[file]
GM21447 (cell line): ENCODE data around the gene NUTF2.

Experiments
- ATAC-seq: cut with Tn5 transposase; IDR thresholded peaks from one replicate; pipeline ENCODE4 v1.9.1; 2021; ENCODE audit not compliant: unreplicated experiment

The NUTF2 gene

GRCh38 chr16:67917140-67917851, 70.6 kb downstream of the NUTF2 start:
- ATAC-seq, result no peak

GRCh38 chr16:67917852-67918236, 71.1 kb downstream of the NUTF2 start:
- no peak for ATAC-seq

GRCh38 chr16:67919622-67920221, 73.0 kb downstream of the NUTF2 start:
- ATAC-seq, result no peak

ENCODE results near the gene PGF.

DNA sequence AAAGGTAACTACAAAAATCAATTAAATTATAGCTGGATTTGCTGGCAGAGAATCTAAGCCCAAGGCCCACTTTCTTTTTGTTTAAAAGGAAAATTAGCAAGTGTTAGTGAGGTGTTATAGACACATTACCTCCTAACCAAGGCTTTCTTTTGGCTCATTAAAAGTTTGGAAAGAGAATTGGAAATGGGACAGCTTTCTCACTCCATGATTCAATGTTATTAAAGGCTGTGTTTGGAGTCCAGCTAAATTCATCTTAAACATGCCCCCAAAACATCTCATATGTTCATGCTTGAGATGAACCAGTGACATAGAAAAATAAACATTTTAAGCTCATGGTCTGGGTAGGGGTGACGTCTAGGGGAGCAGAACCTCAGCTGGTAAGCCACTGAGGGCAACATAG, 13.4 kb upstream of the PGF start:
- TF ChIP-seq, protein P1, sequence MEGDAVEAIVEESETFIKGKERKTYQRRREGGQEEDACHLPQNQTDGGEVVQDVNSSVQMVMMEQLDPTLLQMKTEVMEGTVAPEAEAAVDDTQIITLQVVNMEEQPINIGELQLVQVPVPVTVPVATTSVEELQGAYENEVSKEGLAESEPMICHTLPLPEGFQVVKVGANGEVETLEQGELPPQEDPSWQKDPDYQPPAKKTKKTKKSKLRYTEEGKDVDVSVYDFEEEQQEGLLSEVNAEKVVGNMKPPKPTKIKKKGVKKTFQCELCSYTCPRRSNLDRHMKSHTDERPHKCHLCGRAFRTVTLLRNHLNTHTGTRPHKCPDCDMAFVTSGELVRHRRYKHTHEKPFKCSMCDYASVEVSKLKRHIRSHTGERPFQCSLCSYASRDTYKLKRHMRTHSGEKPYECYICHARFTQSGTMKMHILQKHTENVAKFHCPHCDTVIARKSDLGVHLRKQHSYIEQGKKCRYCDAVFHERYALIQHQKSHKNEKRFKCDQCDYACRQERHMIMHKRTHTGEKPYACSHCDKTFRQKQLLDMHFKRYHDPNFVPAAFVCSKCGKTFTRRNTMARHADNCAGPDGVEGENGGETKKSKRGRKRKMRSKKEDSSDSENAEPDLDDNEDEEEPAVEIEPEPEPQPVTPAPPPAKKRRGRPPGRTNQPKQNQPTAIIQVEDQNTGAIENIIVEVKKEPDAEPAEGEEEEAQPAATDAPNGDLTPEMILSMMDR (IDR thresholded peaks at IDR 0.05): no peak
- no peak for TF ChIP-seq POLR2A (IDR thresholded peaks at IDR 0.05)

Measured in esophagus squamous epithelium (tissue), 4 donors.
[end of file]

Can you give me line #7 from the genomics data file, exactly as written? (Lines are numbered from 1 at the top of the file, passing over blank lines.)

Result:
GRCh38 chr16:67917852-67918236, 71.1 kb downstream of the NUTF2 start: